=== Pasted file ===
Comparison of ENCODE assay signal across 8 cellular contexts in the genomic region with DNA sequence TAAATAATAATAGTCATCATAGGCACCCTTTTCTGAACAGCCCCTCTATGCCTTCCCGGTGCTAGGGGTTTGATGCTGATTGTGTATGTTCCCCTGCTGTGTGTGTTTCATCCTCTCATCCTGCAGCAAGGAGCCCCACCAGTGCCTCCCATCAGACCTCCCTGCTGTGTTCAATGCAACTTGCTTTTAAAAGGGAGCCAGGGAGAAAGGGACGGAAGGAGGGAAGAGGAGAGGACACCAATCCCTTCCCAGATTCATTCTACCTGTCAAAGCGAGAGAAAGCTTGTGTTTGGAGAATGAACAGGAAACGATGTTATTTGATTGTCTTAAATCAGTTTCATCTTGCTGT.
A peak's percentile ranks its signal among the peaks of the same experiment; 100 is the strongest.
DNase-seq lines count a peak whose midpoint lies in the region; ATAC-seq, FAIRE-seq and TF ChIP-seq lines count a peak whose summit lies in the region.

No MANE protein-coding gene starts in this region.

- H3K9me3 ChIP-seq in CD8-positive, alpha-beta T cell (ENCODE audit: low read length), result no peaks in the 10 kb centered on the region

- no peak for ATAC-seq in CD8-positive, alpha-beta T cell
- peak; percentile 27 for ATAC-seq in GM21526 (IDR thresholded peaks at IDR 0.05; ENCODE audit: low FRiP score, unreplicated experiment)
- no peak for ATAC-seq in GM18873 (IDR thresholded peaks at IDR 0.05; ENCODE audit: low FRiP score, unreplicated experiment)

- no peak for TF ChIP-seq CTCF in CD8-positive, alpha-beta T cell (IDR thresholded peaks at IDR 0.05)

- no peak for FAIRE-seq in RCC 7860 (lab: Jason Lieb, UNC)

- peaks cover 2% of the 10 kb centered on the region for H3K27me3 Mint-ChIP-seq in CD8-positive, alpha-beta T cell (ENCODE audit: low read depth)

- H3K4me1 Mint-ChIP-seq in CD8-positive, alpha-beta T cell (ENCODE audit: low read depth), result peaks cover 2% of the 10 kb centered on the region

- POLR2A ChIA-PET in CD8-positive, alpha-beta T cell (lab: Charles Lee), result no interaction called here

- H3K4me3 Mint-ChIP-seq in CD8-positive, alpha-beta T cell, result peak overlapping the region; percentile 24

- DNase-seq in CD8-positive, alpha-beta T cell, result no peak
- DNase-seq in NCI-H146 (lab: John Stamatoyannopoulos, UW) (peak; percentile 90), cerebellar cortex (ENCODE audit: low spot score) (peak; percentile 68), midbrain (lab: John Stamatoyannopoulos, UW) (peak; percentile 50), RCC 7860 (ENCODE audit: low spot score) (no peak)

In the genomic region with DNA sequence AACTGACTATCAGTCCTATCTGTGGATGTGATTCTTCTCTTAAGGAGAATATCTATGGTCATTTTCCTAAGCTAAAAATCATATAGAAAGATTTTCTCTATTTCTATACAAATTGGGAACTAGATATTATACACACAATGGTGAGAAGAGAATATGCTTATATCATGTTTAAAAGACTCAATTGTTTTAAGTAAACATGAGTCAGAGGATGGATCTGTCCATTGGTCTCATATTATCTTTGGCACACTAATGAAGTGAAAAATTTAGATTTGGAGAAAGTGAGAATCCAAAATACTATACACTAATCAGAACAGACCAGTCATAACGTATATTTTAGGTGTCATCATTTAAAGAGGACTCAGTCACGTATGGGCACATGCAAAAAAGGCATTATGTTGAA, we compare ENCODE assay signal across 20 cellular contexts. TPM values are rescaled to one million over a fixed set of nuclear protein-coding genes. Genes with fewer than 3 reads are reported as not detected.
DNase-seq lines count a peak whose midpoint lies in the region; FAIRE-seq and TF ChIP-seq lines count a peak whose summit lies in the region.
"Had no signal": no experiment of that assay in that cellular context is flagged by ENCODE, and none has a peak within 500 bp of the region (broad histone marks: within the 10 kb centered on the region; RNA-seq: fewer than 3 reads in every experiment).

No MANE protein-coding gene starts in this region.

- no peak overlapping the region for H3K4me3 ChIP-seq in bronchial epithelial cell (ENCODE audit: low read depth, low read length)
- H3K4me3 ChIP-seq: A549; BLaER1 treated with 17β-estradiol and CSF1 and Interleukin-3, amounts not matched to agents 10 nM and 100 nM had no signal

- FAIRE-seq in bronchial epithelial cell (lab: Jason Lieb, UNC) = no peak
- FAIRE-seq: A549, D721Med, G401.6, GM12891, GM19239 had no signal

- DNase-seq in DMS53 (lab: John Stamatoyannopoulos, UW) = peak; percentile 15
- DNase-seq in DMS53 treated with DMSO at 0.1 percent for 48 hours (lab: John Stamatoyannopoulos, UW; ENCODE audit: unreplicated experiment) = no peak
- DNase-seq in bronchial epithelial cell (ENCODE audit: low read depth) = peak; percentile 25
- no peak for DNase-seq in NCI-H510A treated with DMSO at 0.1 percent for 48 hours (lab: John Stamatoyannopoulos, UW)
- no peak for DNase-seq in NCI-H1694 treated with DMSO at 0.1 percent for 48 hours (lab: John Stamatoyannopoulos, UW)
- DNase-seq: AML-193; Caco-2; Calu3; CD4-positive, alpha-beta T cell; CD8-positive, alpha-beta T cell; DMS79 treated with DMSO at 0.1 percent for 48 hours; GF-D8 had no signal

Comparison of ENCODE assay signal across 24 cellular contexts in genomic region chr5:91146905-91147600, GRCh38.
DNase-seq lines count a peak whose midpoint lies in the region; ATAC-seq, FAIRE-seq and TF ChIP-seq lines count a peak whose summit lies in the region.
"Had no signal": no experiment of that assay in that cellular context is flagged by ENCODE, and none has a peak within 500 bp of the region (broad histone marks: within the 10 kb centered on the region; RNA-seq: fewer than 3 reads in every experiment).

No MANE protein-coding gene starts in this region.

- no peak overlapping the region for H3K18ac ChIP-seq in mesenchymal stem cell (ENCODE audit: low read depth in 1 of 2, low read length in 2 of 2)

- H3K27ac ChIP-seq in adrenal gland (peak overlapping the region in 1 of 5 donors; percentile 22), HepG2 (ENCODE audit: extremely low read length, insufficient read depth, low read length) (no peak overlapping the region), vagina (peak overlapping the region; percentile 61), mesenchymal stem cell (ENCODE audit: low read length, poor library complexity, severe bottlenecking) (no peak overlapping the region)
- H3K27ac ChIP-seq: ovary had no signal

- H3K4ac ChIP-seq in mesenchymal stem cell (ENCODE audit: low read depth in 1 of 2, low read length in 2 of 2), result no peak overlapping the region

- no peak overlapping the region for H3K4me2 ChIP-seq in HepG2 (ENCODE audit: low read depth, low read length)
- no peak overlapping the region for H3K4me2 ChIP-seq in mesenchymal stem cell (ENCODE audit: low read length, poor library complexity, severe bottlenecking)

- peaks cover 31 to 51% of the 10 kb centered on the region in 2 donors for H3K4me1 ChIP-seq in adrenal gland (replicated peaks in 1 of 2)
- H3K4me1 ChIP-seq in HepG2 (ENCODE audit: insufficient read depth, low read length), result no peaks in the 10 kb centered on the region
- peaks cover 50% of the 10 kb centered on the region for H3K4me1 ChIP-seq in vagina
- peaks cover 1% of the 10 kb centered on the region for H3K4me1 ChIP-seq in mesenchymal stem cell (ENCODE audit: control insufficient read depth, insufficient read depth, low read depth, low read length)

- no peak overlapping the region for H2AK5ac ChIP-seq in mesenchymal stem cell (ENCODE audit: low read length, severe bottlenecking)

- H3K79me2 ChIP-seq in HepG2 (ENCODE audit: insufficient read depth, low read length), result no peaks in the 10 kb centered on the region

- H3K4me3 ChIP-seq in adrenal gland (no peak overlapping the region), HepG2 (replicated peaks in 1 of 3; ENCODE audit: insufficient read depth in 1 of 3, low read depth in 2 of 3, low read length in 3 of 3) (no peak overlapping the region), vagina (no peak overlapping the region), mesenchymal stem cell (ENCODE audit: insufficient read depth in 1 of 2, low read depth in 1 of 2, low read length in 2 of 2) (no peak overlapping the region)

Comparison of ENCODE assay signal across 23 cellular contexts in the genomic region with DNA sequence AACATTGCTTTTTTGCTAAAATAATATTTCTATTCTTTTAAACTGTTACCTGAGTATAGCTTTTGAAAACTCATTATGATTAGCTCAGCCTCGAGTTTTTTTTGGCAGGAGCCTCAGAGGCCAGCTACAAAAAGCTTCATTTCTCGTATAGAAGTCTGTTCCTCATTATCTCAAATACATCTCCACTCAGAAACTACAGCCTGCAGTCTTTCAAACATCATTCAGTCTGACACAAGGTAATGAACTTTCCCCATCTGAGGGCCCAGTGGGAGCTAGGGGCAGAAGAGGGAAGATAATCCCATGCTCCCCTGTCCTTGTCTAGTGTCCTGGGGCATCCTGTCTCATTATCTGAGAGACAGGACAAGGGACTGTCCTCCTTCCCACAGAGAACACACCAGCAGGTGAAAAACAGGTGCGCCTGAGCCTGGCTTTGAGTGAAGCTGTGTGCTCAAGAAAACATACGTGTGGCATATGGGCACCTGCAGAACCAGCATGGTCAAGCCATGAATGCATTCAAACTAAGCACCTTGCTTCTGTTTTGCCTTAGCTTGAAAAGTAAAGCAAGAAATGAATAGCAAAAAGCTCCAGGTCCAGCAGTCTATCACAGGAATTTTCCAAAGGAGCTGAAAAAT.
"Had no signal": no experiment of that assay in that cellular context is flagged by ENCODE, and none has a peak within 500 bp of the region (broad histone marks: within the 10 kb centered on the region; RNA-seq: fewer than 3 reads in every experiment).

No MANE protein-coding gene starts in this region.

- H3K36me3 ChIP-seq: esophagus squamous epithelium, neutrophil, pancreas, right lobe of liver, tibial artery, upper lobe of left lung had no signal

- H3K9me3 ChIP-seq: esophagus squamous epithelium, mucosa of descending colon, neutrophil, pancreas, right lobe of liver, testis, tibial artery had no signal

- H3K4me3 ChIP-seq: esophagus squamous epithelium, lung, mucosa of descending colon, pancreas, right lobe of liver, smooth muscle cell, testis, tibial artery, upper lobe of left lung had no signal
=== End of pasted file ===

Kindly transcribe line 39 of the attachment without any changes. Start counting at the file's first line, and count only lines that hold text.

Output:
- no peak overlapping the region for H3K4me2 ChIP-seq in HepG2 (ENCODE audit: low read depth, low read length)